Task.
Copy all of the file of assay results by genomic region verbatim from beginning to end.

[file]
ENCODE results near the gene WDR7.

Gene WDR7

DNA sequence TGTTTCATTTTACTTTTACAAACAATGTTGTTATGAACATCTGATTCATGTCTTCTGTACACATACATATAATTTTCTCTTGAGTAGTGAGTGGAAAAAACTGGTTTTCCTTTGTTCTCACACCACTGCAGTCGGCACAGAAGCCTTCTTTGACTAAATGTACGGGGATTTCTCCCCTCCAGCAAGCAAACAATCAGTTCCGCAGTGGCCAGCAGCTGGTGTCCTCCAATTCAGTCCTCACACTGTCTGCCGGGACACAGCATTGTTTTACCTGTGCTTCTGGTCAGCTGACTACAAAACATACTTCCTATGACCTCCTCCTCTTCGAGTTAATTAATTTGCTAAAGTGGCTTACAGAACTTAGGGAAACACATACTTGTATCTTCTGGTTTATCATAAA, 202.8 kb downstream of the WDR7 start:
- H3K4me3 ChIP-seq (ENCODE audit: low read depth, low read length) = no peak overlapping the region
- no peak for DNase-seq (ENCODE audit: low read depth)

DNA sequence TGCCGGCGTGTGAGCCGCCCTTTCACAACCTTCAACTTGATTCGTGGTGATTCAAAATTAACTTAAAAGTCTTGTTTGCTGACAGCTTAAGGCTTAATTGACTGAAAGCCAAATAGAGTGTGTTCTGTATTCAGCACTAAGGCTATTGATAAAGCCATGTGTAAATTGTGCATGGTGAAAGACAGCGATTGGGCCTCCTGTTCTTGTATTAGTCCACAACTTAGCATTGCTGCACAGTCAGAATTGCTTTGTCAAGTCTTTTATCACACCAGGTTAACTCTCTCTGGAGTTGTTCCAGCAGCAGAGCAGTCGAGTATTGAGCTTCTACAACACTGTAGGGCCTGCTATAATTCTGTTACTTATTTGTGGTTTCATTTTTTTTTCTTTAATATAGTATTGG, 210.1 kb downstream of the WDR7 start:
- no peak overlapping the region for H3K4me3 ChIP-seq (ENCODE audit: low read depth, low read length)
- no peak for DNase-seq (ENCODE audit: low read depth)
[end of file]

ENCODE results near the gene WDR7.

Gene WDR7

DNA sequence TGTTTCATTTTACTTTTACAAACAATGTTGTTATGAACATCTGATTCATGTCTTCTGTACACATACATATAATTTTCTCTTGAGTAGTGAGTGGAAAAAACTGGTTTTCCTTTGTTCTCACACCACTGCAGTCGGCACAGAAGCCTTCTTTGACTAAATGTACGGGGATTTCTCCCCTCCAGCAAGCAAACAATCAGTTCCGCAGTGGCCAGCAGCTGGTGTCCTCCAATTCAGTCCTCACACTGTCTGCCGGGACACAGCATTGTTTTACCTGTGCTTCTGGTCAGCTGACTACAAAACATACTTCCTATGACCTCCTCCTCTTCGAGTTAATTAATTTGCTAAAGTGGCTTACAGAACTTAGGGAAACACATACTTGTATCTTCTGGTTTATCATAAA, 202.8 kb downstream of the WDR7 start:
- H3K4me3 ChIP-seq (ENCODE audit: low read depth, low read length) = no peak overlapping the region
- no peak for DNase-seq (ENCODE audit: low read depth)

DNA sequence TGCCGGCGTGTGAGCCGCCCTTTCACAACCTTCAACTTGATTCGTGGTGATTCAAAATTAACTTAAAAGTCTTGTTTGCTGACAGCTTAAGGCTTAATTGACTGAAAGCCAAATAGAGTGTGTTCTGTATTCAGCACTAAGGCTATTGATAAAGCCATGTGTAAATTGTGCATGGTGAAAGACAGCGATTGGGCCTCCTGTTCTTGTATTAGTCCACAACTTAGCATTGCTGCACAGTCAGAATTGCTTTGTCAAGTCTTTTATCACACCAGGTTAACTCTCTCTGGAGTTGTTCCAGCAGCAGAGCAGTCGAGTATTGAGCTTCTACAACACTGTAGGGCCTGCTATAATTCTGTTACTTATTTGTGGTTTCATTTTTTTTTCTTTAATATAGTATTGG, 210.1 kb downstream of the WDR7 start:
- no peak overlapping the region for H3K4me3 ChIP-seq (ENCODE audit: low read depth, low read length)
- no peak for DNase-seq (ENCODE audit: low read depth)